Manitou Springs Receives National Recognition by FEMA

Community Lauded for Integrated Planning Efforts

Gabriel Paulson

The city of Manitou Springs, still shining after much media notoriety from a reader’s survey conducted by USA Today, has once again hit the national spotlight,

This time, the recognition has occurred from the Federal Emergency Management Agency, and is due to the town’s integrated planning efforts regarding hazard mitigation, resilience and preparedness.

Manitou Springs has survived many hazards over the years and it was the recent feature of a case study conducted by FEMA regarding the city’s master plan and hazard mitigation plan. A 177-page document developed in 2013 followed a series of floods that followed the Waldo Canyon Fire in 2012 that threatened residents who were forced to evacuate as the fire spread through the canyon and down Hwy. 24.

In 2013, heavy rains caused the rivers to flood, which happened again in 2015, creating significant structural damages, high recovery costs and lasting impacts on businesses and residents. This created the need for a long-term plan, which was addressed by the community’s master and hazard mitigation plan, which was completed in May 2017.

“This is a major accomplishment for a community our size to be highlighted by the federal government for its strength in strategic planning and commitment,” said Christine Lowenberg, planning director for the city of Manitou Springs.

 Mayor John Graham said, “preserving the safety of our community is our utmost goal, and it is great to be recognized for going above and beyond in our hazard and mitigation processes.”

The project was funded through a grant from Colorado Department of Local Affairs, which is designed to encourage integrated hazard planning.

FEMA conducted studies of 13 small towns that are prone to natural disasters because of their locations or environments and included Manitou Springs. The study was titled: Plan Manitou: A Small Community Demonstrates Large-Scale Planning.

Surviving National Disasters

Manitou Springs relies heavily on year-round tourism, but its location and environmental conditions make it vulnerable to natural hazards. These include steep topography, loose soils, multiple creeks and natural drainage channels, and proximity to forested open space. While the community has faced hazards in the past and participates in countywide hazard mitigation planning, its fire, flooding, and debris flow events highlighted the need for a more comprehensive, locally scaled approach to hazard mitigation planning, according to the study.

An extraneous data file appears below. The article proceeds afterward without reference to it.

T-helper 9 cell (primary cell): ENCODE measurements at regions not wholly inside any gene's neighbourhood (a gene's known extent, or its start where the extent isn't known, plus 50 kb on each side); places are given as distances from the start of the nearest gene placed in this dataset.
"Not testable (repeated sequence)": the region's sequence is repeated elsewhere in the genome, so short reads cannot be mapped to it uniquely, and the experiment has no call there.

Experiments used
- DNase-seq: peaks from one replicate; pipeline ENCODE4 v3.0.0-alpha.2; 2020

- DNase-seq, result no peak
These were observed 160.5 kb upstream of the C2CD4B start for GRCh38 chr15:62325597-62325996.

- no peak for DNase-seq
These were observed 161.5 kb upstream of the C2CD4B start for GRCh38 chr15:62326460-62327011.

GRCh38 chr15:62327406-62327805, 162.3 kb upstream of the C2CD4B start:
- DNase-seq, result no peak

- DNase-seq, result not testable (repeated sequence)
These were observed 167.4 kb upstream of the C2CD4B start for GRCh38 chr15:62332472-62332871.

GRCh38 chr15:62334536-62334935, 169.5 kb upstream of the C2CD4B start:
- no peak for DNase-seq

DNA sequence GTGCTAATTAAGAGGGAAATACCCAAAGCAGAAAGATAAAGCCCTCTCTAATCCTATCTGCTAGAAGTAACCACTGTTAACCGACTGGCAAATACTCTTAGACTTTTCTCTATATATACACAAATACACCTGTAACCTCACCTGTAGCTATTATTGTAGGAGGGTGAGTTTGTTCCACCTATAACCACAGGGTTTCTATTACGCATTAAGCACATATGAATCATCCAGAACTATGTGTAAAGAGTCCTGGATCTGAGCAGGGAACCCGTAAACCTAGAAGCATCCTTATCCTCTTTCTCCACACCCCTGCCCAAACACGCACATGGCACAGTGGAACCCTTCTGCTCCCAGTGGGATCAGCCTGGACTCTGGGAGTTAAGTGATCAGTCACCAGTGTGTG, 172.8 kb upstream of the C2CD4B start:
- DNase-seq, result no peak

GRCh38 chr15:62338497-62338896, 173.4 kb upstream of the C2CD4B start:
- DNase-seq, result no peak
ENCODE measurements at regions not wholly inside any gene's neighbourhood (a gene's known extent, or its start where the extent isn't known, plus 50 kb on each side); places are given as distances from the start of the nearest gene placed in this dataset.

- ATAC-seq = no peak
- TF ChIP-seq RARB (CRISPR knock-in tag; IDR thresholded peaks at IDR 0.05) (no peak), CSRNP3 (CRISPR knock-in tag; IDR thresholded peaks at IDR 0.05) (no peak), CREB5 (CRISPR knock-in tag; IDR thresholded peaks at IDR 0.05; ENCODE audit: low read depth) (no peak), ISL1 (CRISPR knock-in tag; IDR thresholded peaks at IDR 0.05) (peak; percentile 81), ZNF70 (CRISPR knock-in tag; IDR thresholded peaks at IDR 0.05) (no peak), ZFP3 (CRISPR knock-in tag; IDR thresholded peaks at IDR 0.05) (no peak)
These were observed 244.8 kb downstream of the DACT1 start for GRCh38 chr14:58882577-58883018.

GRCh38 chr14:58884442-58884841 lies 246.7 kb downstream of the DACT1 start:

Mitigation policies and actions are incorporated throughout Plan Manitou, not just within the hazard mitigation section, in recognition of the fact that the need is interdisciplinary. The mitigation actions included specific implementation steps with the responsible agency and partners as well as timeframes and cost estimates. As a result of this detailed planning, most of the identified hazard mitigation actions in the plan are currently being implemented. Completed actions include new development and landscape standards to reduce hazards, updated geologic hazard mapping, guidance for property owners to reduce wildfire and flood risk, and a Community Wildfire Protection Plan.

Over 480 individuals provided input at events, including 37 middle school students who presented posters at the final community meeting. The extensive engagement process raised awareness about the links between land use, economic development, natural resource protection, and hazard risk.

Plan goals and policies for reducing and mitigating natural hazard risks are clearly referenced throughout Plan Manitou, in both the master plan and hazard mitigation plan sections. This built a foundation for making hazard mitigation and resilience an integral part of decisions on land use, development, and other community issues.

Targeted outreach ensured community buy-in and set the stage for plan implementation. The outreach efforts included citizen surveys, local business surveys, middle school programs, church participation, and collaboration between working groups. Staff attended a wide range of community events, such as senior lunches, farmers’ markets, outdoor concerts, and ice cream socials, to encompass a wide range of demographic groups.

The planning team is committed to long-term community engagement and plan integration to maintain momentum. Planning team members continually think about how to create messaging to support this large-scale effort. Senior Planner Karen Berchtold described the ongoing efforts:

“Naturally, as time passes, people can become complacent about natural hazard risk. Ongoing community engagement efforts are needed to help keep risk reduction a community priority. There is a continuing need to engage and train elected officials, staff, board and commission members, and residents and other stakeholders on the relevance of Plan Manitou.”

The 177-page document is available for review at Manitou City Hall, as well as results and findings of the FEMA study, which was released in February.

In other Manitou news, sales are reaching pre-pandemic levels as merchants and restaurants return to business as normal and extend business hours, with the influx of tourists and the reopening of the Cog Railroad fueling the growth.